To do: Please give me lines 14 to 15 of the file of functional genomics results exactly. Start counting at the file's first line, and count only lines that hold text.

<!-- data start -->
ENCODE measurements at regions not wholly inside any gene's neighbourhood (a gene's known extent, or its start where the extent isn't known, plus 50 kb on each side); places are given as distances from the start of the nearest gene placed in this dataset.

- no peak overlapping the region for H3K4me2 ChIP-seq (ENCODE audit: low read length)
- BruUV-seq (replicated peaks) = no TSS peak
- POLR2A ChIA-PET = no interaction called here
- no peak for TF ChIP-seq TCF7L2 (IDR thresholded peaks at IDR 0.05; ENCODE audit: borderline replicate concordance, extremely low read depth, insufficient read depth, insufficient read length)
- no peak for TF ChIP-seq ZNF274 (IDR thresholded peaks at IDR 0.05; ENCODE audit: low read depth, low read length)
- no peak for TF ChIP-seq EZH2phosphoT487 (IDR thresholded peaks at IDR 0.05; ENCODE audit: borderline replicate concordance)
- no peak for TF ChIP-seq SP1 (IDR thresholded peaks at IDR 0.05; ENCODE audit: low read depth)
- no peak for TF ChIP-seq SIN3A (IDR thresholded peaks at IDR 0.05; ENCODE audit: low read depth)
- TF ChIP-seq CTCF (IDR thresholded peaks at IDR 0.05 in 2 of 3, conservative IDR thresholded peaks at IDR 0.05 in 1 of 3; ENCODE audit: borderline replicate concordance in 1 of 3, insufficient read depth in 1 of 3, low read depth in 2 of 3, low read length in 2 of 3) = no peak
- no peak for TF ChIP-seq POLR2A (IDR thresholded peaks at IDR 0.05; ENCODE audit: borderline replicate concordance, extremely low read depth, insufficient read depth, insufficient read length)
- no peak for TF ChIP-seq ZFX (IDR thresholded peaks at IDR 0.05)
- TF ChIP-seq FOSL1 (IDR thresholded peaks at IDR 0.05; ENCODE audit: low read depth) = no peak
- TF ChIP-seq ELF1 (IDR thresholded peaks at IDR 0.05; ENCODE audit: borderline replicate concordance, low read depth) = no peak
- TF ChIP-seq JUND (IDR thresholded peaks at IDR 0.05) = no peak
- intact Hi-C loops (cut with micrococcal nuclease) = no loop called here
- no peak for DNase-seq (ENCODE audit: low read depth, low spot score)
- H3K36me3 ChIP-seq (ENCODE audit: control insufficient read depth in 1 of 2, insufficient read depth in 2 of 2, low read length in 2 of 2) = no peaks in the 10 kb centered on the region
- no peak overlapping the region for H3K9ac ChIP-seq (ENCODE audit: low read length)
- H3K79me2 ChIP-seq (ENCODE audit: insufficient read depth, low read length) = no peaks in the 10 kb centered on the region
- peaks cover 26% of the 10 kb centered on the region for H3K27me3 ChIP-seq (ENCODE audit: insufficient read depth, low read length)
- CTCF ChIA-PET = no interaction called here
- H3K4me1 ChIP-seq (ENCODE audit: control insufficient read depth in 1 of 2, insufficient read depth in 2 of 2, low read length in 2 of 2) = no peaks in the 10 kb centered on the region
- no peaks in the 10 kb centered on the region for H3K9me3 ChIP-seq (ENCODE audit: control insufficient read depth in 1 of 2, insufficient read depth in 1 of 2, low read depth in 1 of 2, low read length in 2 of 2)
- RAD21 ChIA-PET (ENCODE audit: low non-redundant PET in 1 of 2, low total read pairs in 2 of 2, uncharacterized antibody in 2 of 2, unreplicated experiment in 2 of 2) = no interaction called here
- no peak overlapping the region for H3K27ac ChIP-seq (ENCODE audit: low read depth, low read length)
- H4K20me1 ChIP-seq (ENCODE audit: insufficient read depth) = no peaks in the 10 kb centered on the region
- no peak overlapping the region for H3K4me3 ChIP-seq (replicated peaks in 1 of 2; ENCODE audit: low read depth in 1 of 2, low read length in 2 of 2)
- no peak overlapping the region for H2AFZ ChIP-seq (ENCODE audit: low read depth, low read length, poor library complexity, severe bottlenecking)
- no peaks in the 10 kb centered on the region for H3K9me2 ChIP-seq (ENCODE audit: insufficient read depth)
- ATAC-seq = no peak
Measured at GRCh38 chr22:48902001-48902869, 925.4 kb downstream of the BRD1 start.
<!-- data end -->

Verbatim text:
- TF ChIP-seq ELF1 (IDR thresholded peaks at IDR 0.05; ENCODE audit: borderline replicate concordance, low read depth) = no peak
- TF ChIP-seq JUND (IDR thresholded peaks at IDR 0.05) = no peak